اثر سرمایه انسانی، جمعیت شناسی سازمانی و فرایندهای بین فردی بر روی تصورات شریک سرمایه گذاری از سود شرکت و رشد
|کد مقاله||سال انتشار||مقاله انگلیسی||ترجمه فارسی||تعداد کلمات|
|18417||2003||20 صفحه PDF||سفارش دهید||8832 کلمه|
Publisher : Elsevier - Science Direct (الزویر - ساینس دایرکت)
Journal : Journal of Business Venturing, Volume 18, Issue 2, March 2003, Pages 145–164
Venture teams, which are comprised of two or more partners, are becoming one of the more popular and important modes of new business development. Traditionally, financial capital has been the primary perspective in assessing venture viability. To expand the venture evaluation horizon, we examined the effects of human capital, organizational demography, and interpersonal processes on partner evaluations of venture performance, defined as the presence of profit and growth. The results support this approach in analyzing venture teams, and we propose that this perspective be included in future venture viability assessment, and used for intervention to enhance venture success. Suggestions are provided for future research.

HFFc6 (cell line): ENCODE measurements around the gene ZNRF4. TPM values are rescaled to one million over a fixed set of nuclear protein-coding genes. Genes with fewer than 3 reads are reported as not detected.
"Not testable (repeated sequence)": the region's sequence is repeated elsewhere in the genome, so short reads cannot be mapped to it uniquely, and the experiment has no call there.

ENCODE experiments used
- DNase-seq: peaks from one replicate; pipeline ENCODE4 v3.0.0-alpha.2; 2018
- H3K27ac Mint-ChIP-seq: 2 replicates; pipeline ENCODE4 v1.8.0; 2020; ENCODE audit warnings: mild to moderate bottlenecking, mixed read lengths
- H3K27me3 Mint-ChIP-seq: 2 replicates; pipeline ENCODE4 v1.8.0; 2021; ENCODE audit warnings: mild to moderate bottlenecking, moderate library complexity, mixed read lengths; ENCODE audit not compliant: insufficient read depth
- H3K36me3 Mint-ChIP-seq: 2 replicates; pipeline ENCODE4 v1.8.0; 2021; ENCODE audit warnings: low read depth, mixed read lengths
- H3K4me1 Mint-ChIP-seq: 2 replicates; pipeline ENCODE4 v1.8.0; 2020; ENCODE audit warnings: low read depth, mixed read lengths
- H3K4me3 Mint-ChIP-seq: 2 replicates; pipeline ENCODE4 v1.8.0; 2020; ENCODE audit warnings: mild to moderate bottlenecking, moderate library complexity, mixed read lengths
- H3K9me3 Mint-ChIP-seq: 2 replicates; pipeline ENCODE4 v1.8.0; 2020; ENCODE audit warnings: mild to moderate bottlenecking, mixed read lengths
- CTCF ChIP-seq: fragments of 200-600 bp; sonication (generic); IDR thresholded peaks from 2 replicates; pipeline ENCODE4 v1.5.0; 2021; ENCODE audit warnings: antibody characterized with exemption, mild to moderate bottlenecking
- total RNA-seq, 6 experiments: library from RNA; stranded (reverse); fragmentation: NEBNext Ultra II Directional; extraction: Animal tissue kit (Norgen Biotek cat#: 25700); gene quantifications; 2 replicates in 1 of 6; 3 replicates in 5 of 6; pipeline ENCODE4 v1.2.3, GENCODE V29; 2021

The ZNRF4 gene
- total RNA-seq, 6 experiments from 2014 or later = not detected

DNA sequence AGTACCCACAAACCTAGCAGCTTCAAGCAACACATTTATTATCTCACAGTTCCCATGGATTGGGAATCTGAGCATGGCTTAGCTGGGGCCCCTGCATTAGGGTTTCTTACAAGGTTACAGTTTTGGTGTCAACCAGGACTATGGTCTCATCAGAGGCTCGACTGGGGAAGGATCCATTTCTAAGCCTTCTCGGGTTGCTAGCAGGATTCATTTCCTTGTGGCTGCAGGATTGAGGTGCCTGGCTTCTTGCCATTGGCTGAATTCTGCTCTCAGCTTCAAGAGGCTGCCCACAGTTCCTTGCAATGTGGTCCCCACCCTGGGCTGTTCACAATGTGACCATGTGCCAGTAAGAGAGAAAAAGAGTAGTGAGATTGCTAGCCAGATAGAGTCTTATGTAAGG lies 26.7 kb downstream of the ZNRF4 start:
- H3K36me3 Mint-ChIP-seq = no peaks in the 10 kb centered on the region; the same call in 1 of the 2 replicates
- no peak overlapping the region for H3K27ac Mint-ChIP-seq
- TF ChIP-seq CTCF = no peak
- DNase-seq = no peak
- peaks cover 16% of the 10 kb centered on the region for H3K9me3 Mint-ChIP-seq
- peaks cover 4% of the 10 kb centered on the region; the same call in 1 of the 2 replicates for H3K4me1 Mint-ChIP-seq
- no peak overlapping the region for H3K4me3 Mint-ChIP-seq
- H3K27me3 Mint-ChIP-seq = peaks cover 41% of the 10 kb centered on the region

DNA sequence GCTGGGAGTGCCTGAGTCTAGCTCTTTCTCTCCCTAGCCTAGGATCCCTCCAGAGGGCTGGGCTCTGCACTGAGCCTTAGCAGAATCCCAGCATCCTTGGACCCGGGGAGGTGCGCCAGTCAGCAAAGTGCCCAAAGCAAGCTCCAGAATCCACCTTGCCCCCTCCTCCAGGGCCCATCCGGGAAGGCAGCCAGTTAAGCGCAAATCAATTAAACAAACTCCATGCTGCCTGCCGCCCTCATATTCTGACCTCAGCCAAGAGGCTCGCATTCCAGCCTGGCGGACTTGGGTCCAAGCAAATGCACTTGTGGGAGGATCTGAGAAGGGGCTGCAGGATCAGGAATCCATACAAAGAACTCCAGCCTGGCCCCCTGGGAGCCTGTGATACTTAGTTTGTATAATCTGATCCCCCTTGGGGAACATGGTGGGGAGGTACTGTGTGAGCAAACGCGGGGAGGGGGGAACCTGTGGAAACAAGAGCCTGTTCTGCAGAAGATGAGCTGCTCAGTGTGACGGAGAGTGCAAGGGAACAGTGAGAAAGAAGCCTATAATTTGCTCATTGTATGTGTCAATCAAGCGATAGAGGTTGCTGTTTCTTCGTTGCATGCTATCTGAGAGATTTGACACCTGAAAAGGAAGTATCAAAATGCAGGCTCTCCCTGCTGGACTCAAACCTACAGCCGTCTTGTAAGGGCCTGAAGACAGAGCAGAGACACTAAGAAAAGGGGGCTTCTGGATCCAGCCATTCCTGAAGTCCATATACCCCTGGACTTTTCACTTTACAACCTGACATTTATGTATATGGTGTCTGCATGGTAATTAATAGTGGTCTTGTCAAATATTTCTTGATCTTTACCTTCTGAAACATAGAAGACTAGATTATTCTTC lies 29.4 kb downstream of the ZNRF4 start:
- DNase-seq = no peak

In assessing the viability of ventures, we initiate the investigation of the influences of human capital, organizational demography, and interpersonal processes on partner perceptions of firm performance in venture teams. Financial capital has been the primary perspective for assessment, but given the importance of human capital and the nature of entrepreneurial teams, we surmised that an examination of work experience, education, and interpersonal functioning also has significant potential as a means for understanding venture success. Drawing primarily on the literature of work teams, we present and test the model: partner perceptions of firm profit and growth=f(human capital, interpersonal processes, and organizational demography). The results support the value of the model regarding venture growth, but not firm profitability. In terms of human capital, partners in ventures in which there were higher levels of education and greater work experience assessed their business to be growing. Thus, basic human capital variables positively correlated with growth perceptions. Human capital considerations, and the associated skills, knowledge, and abilities, should be important to partners and venture capital institutions when making decisions concerning the initiation and guidance of ventures. Our interpersonal process analysis used two factors that represented the dimensions of venture synergy and venture direction. Venture synergy includes activities such as resolving conflict, sharing information, and coordinating team effort. Venture direction is comprised of activities such as setting quality standards, continual improvement, and venture goals. Both positively corresponded with partner judgements of firm growth. When partners reported a higher level of interpersonal process effectiveness, they also reported growth. A lack of team skills is cited as a cause of venture dissolution, and, now, we can show that interpersonal processes correlate with partner perceptions of venture growth. In addition, analyses utilizing measures involving differences in relevant variables (i.e., organizational demography), such as human capital and interpersonal process, are beginning to show promise in research in organizational evaluation, work teams, organizational diversity, and now in venture teams. Here, the differences in human capital within the team were not associated with perceptions of venture profit or growth, while differences in partner observations of interpersonal processes negatively corresponded with growth. Perhaps the incongruity in viewpoints about interpersonal activities was due to a lack of agreement about a number of business operations. Differences in views concerning interpersonal issues could indicate either a lack of understanding about each other's contributions, or a feeling of one-sidedness by a partner regarding the value-added work of the other partner. In either case, partners could usefully apply interpersonal diagnosis techniques to aid their communication about the congruity of perceptions on important collaborative issues, thereby enhancing venture team functioning. In summary, the results show that human capital, interpersonal processes, and organizational demography are important factors in examining partner perceptions of firm profit and growth. Human capital is becoming a stable part of an equation for evaluating venture potential. Additionally, given the inferences from other organizational contexts, we believe that organizational demography, the discrepancies in human capital elements, also should be pursued in venture research to determine the effects of team composition on performance. Moreover, the inclusion of interpersonal processes in the venture viability equation is a very important area to develop and should become a part of human capital core assets. Interpersonal process evaluations resulted in a strong positive association with firm growth from a standpoint of direct assessment and a negative association with growth when there were partner discrepancies. The periodic measurement of these elements can be very useful in partner problem solving and planning to enhance venture success.